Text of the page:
Ex-cop who confused Taser and gun guilty of manslaughter – National & International News – FRI 24Dec2021

Kim Potter (center), the ex-cop who mistakenly shot a driver earlier this year, has been found guilty of manslaughter. Prosecution seeks maximum sentence.



Ex-cop who confused Taser and gun guilty of manslaughter. Canceled flights, extreme weather promise wild holiday weekend. U.S., Japanese militaries plan for “Taiwan emergency”.




Ex-cop who confused Taser and gun guilty of manslaughter

Kim Potter, a former Brooklyn Center, MN, police officer, has been found guilty of first- and second-degree manslaughter in the death of a black motorist Daunte Wright, 20. The incident happened earlier this year in the Minneapolis suburb, just days before ex-Minneapolis officer Derek Chauvin was found guilty of murdering George Floyd.

Potter and an officer she was training stopped Wright for expired license plates and an air freshener hanging from his rearview mirror. They then learned Wright had a warrant for failing to appear in court on a weapons charge. Wright was initially cooperating until the trainee officer attempted to cuff him, at which point he got back into his car and went to drive off. Potter then yelled, “I’ll Tase you” twice, and “Taser! Taser! Taser!”, before pulling the trigger. But instead of her Taser, Potter had pulled her 9mm pistol. She shot Wright point blank in the abdomen.

A dazed Wright then sped off before crashing into another car head on. His girlfriend, who was in the passenger seat, was injured but survived.

Mishap or menace?

Even if Potter had pulled her Taser instead of her pistol, she still would have been in violation of her own department’s regulations. Brooklyn City’s policing protocols specifically prohibit Tasing anyone who is behind the wheel of a vehicle. Prosecutors argued that Potter’s actions not only cost Wright his life, but needlessly endangered other members of the public, when Wright could easily have been apprehended later.

At no point after the shooting Wright did Potter attempt to render aid. She did bemoan her own plight, saying “I’m going to prison”.

The prosecution also contended that Potter’s failure to immediately inform her superiors about the shooting ultimately delayed other officers in helping Wright when he eventually crashed. The officers who responded to the crash had only been informed that Wright might have had a weapon (he didn’t). For that reason, they hung back for 8.5 minutes before finally approaching Wright’s vehicle and pulling out his lifeless body.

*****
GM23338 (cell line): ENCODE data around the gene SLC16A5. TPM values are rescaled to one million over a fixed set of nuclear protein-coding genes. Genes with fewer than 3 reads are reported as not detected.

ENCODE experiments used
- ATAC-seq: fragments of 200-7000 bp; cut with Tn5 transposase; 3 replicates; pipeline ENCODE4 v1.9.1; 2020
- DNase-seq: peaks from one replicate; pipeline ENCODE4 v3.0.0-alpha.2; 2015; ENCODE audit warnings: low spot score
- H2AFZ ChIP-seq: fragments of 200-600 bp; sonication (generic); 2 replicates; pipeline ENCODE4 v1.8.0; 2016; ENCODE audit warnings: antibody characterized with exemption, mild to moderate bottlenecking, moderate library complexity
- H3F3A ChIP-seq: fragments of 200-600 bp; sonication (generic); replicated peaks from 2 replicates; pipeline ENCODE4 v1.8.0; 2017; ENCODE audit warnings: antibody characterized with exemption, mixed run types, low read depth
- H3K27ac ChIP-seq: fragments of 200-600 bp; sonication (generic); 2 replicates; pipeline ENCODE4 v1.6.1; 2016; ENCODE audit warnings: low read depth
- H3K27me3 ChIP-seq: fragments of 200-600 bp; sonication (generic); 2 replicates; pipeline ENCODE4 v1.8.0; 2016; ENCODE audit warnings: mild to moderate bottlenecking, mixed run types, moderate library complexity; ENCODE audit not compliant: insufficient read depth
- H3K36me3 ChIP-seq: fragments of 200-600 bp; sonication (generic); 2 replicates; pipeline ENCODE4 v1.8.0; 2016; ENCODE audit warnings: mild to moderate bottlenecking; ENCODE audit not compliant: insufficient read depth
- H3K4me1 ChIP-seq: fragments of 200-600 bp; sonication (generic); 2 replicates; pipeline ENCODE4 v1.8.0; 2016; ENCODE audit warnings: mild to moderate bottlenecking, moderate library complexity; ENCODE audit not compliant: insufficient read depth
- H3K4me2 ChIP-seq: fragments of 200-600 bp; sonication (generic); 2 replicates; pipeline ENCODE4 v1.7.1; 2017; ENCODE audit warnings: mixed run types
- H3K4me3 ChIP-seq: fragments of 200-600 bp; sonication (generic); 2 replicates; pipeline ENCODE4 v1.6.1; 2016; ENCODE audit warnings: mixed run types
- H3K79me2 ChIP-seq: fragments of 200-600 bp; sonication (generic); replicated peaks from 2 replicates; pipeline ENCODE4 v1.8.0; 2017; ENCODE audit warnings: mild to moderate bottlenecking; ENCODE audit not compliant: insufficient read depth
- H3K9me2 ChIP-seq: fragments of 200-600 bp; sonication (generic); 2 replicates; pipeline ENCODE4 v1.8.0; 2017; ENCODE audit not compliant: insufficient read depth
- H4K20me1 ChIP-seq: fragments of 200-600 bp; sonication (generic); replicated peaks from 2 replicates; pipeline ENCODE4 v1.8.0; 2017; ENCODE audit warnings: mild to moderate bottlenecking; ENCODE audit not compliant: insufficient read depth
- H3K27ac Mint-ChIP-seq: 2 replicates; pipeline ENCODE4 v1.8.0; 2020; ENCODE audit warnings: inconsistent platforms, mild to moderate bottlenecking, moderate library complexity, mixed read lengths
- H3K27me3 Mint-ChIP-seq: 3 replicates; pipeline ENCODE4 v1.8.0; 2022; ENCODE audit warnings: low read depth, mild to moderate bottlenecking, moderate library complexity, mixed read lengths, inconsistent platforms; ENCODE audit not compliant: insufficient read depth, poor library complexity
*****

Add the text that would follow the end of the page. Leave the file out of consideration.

The typical sentence for 1st degree manslaughter is 7 years. But, due to these aggravating factors (known as “Blakely factors”), prosecutors are pushing for the maximum sentence for Potter’s convictions- 15 years in prison. Sentencing will take place in February.

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Canceled flights, extreme weather promise wild holiday weekend

Anyone planning to travel anywhere in the U.S. for the next few days may be in for some unwelcome surprises. Due to staffing shortages, airlines have canceled more than 2000 upcoming flights globally. These include at least 454 flights within, into or out of the U.S. While some airlines have not confirmed the reasons for the staffing shortages, some say they’ve experienced a sudden uptick in call-outs from employees sick with the COVID-19 omicron variant.

On top of that, several states are experiencing extreme or unseasonable weather. An “atmospheric river” is dumping snow in parts of the western U.S. including Oregon and Washington State. The entire region from western Washington State to Southern California are under flash flood warnings. Two have already died south of San Francisco after their car became trapped in flood waters due to heavy rains. There’s also a risk of mudslides, especially in areas that were heavily affected by wildfires over the summer.

In the central and southern states, forecasters say to expect “spring-like” temperatures in the 70s and 80s.



U.S., Japanese militaries plan for “Taiwan emergency”

A Japanese news agency says that the military leadership in the U.S. and Japan have drawn up a joint plan of action in the event of a “Taiwan emergency”. The “emergency”, presumably, would be a Chinese invasion of Taiwan.

Diplomatic tensions over the self-governing island have been rising steadily in recent years. China considers Taiwan to be a renegade province. Although the U.S. provides Taiwan with the means to defend itself, diplomatic policy with regard to the dispute has long been “hands off”. That started to change during the Trump administration. Biden has largely carried this policy forward as Beijing has assumed a much more militaristic posture towards reunification.

In what was considered an unguarded moment, Biden recently said that the U.S. would defend Taiwan in the event of a Chinese invasion. The agreement with Japan seems to be one leg of this “defense”. Additionally, Australia’s defense minister said last month that it was “inconceivable” that Australia would not join the U.S. in defending Taiwan militarily, should it come to that. Biden officials have been making frequent trips to various Asian countries to shore up its influence in the region, seemingly in preparation for a broader regional conflict. 

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